patriotic

[pey-tree-ot-ik or, esp. British, pa-]

Origin of patriotic

1645–55; < Late Latin patriōticus < Greek patriōtikós. See patriot, -ic
Related formspa·tri·ot·i·cal·ly, adverban·ti·pa·tri·ot·ic, adjectivean·ti·pa·tri·ot·i·cal·ly, adverbhy·per·pa·tri·ot·ic, adjectivehy·per·pa·tri·ot·i·cal·ly, adverbnon·pa·tri·ot·ic, adjectivenon·pa·tri·ot·i·cal·ly, adverbo·ver·pa·tri·ot·ic, adjectiveo·ver·pa·tri·ot·i·cal·ly, adverbpro·pa·tri·ot·ic, adjectivepseu·do·pa·tri·ot·ic, adjectivepseu·do·pa·tri·ot·i·cal·ly, adverbqua·si-pa·tri·ot·ic, adjectivequa·si-pa·tri·ot·i·cal·ly, adverbsem·i·pa·tri·ot·ic, adjectivesem·i·pa·tri·ot·i·cal·ly, adverbul·tra·pa·tri·ot·ic, adjectiveul·tra·pa·tri·ot·ic·ly, adverbun·pa·tri·ot·ic, adjectiveun·pa·tri·ot·i·cal·ly, adverb
Dictionary.com Unabridged Based on the Random House Unabridged Dictionary, © Random House, Inc. 2018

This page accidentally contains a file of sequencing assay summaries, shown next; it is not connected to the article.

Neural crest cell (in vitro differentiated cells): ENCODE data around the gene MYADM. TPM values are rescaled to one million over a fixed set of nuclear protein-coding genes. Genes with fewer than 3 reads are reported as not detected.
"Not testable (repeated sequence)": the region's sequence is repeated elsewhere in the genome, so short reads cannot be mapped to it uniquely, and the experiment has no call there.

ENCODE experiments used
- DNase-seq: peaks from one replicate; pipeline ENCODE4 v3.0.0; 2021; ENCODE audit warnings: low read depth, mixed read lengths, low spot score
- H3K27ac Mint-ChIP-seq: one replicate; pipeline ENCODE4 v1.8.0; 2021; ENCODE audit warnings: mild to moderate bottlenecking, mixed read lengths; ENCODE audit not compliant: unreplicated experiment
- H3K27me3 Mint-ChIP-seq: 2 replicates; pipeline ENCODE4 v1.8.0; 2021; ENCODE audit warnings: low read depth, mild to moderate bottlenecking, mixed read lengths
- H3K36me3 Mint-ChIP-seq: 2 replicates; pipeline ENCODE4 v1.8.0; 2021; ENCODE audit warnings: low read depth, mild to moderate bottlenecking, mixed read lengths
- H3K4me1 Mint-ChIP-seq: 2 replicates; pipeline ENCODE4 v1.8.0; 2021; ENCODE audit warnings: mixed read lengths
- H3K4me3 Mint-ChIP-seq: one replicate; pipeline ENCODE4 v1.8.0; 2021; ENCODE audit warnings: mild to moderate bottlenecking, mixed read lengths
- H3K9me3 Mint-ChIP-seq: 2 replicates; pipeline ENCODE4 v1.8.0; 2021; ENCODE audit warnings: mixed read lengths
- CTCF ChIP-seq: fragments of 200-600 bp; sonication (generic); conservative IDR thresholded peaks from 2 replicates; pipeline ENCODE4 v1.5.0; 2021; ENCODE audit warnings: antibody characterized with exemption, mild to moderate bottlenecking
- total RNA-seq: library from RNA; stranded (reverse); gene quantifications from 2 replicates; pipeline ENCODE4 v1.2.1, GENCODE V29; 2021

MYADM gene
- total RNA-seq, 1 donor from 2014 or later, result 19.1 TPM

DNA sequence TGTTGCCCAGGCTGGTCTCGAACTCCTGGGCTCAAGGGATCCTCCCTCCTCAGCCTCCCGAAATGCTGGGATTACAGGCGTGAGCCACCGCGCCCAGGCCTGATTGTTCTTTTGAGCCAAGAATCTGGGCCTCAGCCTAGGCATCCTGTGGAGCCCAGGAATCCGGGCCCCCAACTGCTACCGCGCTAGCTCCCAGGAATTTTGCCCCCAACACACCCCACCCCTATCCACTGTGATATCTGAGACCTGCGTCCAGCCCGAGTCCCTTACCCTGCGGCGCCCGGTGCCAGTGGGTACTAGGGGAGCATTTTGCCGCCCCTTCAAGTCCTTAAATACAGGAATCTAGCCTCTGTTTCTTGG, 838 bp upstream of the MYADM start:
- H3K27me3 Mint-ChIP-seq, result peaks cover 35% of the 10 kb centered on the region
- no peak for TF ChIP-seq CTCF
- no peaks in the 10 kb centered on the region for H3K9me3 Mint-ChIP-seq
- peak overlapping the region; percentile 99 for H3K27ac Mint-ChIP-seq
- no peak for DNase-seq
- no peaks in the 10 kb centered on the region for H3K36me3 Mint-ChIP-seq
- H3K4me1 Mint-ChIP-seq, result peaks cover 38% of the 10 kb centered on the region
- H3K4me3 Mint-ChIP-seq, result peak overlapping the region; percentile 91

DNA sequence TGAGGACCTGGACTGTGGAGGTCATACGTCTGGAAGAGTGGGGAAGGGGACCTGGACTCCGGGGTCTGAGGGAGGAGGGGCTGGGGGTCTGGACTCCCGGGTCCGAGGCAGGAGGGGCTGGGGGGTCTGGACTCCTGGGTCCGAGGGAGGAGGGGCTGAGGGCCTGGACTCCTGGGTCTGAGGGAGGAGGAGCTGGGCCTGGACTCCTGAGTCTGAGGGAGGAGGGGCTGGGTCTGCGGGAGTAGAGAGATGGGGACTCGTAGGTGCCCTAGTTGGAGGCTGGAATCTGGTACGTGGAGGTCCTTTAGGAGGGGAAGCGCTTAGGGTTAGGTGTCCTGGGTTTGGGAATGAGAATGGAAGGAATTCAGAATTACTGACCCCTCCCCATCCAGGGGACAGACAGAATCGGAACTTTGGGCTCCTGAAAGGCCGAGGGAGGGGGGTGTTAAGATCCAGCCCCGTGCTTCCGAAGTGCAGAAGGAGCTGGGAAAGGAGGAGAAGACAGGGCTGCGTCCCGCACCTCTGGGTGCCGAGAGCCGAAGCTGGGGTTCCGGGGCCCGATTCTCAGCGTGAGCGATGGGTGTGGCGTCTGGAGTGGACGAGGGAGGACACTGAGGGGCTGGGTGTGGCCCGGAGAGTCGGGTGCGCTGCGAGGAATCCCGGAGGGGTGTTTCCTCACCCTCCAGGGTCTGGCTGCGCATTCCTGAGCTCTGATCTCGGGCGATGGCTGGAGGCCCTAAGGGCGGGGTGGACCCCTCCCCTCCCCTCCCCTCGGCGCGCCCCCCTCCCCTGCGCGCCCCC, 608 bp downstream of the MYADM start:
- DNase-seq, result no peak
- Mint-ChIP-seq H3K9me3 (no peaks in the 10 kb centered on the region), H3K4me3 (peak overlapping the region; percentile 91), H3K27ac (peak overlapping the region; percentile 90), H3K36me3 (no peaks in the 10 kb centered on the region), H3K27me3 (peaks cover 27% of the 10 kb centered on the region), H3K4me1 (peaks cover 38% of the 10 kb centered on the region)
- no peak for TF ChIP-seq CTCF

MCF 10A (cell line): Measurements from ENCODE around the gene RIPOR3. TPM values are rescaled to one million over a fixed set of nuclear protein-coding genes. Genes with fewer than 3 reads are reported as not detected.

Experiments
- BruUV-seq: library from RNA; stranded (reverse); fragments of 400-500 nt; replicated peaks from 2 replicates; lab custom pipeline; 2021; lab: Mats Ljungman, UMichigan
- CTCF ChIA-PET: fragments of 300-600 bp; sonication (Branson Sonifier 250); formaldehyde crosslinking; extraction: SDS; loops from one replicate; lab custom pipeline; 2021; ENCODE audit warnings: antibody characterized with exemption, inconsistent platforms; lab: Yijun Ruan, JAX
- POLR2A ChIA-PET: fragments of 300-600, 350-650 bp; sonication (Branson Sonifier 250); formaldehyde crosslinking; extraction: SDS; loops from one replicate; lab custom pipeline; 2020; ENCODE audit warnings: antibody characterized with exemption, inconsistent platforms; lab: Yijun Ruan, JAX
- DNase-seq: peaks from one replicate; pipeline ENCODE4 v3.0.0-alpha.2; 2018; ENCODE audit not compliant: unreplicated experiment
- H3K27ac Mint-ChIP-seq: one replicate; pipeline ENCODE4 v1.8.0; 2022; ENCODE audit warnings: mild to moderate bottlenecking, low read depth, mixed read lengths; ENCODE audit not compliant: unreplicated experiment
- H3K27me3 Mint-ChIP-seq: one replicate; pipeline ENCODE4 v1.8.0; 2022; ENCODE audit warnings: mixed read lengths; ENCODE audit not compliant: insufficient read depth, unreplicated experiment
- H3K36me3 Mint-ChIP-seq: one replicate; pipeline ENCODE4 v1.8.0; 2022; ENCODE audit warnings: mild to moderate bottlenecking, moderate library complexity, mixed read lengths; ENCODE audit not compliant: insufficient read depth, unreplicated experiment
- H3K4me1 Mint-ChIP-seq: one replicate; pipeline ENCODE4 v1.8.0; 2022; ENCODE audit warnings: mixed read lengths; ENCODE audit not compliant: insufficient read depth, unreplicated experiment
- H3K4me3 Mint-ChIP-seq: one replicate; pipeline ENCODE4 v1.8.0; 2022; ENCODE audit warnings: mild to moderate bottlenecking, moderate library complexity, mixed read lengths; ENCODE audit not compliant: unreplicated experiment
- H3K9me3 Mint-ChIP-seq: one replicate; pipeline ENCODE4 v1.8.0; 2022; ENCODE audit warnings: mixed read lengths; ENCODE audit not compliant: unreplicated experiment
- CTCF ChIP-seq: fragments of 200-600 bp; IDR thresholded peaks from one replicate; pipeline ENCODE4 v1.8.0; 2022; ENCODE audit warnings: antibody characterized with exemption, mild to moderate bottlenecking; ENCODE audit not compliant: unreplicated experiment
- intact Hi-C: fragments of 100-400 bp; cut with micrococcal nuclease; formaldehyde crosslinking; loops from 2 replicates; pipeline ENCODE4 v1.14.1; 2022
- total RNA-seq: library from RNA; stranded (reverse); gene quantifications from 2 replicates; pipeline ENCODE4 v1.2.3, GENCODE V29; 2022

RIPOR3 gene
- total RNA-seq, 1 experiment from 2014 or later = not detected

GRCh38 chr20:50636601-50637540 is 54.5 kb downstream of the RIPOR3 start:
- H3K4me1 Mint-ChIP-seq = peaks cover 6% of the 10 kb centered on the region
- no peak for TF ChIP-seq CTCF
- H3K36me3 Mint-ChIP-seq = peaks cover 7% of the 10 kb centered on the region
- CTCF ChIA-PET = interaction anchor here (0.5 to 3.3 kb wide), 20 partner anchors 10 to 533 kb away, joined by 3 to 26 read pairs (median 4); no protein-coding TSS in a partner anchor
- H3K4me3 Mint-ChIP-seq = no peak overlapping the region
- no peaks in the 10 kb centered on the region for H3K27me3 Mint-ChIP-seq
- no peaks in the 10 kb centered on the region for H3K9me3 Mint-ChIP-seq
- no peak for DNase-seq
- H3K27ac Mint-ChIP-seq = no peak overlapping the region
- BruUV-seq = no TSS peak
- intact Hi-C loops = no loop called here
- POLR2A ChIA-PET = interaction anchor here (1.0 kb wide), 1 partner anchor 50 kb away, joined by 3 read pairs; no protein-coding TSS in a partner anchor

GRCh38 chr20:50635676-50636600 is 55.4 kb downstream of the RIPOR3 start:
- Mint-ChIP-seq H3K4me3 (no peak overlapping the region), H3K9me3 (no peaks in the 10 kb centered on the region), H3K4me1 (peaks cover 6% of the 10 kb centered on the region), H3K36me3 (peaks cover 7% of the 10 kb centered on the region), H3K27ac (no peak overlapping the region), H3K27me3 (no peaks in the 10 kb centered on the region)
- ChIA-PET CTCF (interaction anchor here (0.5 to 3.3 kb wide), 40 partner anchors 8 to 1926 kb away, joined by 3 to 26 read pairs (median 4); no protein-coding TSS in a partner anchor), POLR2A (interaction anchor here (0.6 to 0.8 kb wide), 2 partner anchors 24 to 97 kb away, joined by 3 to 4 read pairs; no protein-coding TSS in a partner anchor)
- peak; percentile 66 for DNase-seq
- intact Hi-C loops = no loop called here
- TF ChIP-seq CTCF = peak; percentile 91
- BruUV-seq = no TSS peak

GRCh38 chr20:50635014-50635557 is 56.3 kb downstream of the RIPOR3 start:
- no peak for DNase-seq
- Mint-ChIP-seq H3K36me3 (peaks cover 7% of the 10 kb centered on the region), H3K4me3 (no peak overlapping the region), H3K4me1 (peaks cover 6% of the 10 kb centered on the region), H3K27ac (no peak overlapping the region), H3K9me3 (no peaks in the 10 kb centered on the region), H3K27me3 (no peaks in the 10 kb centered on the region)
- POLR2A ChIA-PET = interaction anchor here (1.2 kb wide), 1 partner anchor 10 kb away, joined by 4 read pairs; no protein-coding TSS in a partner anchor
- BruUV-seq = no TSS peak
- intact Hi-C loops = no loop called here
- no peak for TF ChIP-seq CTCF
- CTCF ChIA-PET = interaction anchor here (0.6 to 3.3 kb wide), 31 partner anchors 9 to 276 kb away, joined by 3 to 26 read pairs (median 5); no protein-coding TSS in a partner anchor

Examples from the Web for pseudo-patriotic

Historical Examples of pseudo-patriotic

  • But he invented a pseudo-patriotic conjuring phraseology which no one understood but which many admired.

    The Duke's Children

    Anthony Trollope


Word Origin and History for pseudo-patriotic

patriotic

adj.

1650s, "of one's own country," from French patriotique or directly from Late Latin patrioticus, from Greek patriotikos, from patriotes (see patriot). Meaning "loyal, supporting one's own country" is from 1757. Related: Patriotical.

Online Etymology Dictionary, © 2010 Douglas Harper